Location: Insect Behavior and Biocontrol Research
Project Number: 6036-22000-030-03-R
Project Type: Reimbursable Cooperative Agreement
Start Date: Sep 1, 2011
End Date: Aug 31, 2016
To improve the development and ecological safety of transgenic insects created for improved biological control strategies, and to enhance the functional genomics analysis of pest species providing new resources for novel means of control. By seeking to manage the population size of highly significant invasive pest insects, this project aims to enhance the protection and safety of the Nation's agriculture and food supply. Genetically transformed insects provide significant opportunities to improve the sterile insect technique (SIT) and new strategies based on conditional lethality. A major concern for proposed transgenic insect release programs is the stability of the transgene, and maintenance of their consistent expression. Transgene movement will result in strain breakdown, and may be a prelude to inter-species transgene movement resulting in ecological risks. Random genomic transgene insertions are also problematic due to genomic position effects that influence transgene expression, and insertional mutations that negatively affect host fitness and viability. New vector systems will be created and tested for target-site integrations and vector stabilization. Potential reversion of conditional lethality strains will be assessed in large scale rearing of Drosophila strains.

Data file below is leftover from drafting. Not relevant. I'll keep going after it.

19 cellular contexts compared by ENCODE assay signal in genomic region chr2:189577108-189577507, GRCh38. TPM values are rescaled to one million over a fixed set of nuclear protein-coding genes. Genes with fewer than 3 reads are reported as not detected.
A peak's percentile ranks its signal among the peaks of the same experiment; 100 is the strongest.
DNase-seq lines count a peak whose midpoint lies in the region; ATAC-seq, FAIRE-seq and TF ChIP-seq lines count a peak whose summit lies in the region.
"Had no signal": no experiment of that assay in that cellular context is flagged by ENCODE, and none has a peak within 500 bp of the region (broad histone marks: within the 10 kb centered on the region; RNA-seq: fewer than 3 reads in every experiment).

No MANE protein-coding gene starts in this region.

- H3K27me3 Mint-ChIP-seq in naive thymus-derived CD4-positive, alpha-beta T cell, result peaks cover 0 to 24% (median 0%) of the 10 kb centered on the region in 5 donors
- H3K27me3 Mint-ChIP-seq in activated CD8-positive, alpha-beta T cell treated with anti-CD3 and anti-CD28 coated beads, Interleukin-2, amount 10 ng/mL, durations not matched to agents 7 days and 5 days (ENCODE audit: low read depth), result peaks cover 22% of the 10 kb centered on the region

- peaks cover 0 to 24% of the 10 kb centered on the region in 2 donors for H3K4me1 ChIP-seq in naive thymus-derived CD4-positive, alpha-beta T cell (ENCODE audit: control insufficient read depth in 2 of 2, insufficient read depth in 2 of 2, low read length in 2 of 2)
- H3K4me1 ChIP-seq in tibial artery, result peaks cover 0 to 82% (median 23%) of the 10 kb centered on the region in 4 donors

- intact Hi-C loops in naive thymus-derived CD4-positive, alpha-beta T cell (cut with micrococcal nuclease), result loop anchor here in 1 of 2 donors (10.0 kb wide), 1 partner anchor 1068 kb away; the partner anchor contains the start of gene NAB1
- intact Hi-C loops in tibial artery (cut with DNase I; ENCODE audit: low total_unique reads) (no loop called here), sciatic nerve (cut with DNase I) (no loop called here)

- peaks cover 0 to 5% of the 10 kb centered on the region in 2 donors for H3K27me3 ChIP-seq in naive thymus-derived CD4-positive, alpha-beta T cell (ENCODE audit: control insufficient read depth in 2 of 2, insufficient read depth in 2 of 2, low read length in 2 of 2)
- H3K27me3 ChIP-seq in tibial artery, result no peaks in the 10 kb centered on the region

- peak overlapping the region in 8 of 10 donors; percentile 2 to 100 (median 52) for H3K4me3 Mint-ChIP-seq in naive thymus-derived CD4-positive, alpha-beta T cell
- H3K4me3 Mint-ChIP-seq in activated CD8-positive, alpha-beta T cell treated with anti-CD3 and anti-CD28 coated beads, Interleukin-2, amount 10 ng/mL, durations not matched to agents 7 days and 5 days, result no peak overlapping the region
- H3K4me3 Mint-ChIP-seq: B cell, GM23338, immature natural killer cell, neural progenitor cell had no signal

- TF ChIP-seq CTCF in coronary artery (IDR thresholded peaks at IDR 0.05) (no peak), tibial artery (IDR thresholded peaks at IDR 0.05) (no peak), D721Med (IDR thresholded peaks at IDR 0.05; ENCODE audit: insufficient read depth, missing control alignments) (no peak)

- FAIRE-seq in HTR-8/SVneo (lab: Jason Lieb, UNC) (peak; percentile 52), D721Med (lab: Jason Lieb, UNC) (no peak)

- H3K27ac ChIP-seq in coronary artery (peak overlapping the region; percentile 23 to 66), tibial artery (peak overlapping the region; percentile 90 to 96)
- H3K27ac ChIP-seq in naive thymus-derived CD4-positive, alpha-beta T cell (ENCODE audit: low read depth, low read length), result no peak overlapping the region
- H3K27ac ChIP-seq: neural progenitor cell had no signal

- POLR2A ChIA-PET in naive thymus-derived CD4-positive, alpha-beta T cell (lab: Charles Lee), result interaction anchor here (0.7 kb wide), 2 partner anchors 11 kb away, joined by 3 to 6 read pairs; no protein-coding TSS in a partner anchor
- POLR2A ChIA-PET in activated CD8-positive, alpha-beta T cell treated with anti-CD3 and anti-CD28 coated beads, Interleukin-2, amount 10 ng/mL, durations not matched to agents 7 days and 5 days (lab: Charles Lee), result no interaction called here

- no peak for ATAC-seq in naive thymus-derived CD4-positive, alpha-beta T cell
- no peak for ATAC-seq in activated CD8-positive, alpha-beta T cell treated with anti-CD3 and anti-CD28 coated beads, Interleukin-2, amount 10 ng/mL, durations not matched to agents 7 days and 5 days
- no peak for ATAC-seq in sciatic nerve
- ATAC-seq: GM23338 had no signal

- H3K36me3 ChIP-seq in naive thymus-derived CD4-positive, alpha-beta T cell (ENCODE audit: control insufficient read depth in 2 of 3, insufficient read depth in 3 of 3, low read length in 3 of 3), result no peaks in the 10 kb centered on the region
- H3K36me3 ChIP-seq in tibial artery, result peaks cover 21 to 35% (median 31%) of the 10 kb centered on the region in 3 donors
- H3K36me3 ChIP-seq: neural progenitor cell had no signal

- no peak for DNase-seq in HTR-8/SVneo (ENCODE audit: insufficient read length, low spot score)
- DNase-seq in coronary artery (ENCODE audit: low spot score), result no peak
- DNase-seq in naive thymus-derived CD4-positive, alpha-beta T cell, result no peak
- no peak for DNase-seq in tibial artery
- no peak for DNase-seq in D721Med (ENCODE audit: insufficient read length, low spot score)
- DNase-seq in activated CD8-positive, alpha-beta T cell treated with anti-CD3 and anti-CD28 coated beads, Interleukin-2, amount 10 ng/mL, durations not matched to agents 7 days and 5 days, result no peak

To address transgene instability, a new transposon vector that allows post-integration immobilization by deleting terminal vector sequences required for transposition has been developed and will be tested in three tephritid pest species, Anastrepha suspensa, Anastrepha ludens, and Ceratitis capitata. Random genomic insertions will be addressed by developing a vector system that targets transgene vectors to defined genomic insertion sites based on a recombinase-mediated cassette exchange (RMCE) strategy. RMCE will be tested in the three tephritid species, and a series of stabilized target site strains will identified as optimal sites for future SIT and conditional lethality strains. Potential spontaneous reversion of transgenic conditional lethality strains will be tested in Drosophila by the mass rearing of these strains and selection of surviving individuals under non-permissive (lethal) condition.